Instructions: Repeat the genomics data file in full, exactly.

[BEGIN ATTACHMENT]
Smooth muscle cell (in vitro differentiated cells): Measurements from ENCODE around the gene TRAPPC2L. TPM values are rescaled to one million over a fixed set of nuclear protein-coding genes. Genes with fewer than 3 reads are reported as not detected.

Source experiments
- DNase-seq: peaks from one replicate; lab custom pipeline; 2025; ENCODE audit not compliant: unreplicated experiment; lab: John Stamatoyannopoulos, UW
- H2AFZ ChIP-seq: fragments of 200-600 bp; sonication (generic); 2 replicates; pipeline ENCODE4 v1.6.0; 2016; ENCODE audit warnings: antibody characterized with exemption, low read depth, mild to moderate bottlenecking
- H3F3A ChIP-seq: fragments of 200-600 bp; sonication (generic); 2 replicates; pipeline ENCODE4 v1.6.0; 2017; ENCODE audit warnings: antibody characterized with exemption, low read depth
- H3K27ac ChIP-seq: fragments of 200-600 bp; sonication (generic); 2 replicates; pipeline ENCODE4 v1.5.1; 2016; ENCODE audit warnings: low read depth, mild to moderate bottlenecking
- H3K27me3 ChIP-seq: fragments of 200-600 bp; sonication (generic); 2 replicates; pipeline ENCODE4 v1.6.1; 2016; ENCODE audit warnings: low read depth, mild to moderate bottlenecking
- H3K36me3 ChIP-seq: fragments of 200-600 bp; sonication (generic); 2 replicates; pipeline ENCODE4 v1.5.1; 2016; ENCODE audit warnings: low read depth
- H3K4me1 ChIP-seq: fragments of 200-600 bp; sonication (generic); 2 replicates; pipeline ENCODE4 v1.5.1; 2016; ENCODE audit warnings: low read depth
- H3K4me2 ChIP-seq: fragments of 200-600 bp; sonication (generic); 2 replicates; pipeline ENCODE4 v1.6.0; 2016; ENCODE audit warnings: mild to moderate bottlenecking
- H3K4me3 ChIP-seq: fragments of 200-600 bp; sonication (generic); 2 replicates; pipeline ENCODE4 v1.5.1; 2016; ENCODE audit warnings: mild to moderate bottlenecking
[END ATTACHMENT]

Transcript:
Smooth muscle cell (in vitro differentiated cells): Measurements from ENCODE around the gene TRAPPC2L. TPM values are rescaled to one million over a fixed set of nuclear protein-coding genes. Genes with fewer than 3 reads are reported as not detected.

Source experiments
- DNase-seq: peaks from one replicate; lab custom pipeline; 2025; ENCODE audit not compliant: unreplicated experiment; lab: John Stamatoyannopoulos, UW
- H2AFZ ChIP-seq: fragments of 200-600 bp; sonication (generic); 2 replicates; pipeline ENCODE4 v1.6.0; 2016; ENCODE audit warnings: antibody characterized with exemption, low read depth, mild to moderate bottlenecking
- H3F3A ChIP-seq: fragments of 200-600 bp; sonication (generic); 2 replicates; pipeline ENCODE4 v1.6.0; 2017; ENCODE audit warnings: antibody characterized with exemption, low read depth
- H3K27ac ChIP-seq: fragments of 200-600 bp; sonication (generic); 2 replicates; pipeline ENCODE4 v1.5.1; 2016; ENCODE audit warnings: low read depth, mild to moderate bottlenecking
- H3K27me3 ChIP-seq: fragments of 200-600 bp; sonication (generic); 2 replicates; pipeline ENCODE4 v1.6.1; 2016; ENCODE audit warnings: low read depth, mild to moderate bottlenecking
- H3K36me3 ChIP-seq: fragments of 200-600 bp; sonication (generic); 2 replicates; pipeline ENCODE4 v1.5.1; 2016; ENCODE audit warnings: low read depth
- H3K4me1 ChIP-seq: fragments of 200-600 bp; sonication (generic); 2 replicates; pipeline ENCODE4 v1.5.1; 2016; ENCODE audit warnings: low read depth
- H3K4me2 ChIP-seq: fragments of 200-600 bp; sonication (generic); 2 replicates; pipeline ENCODE4 v1.6.0; 2016; ENCODE audit warnings: mild to moderate bottlenecking
- H3K4me3 ChIP-seq: fragments of 200-600 bp; sonication (generic); 2 replicates; pipeline ENCODE4 v1.5.1; 2016; ENCODE audit warnings: mild to moderate bottlenecking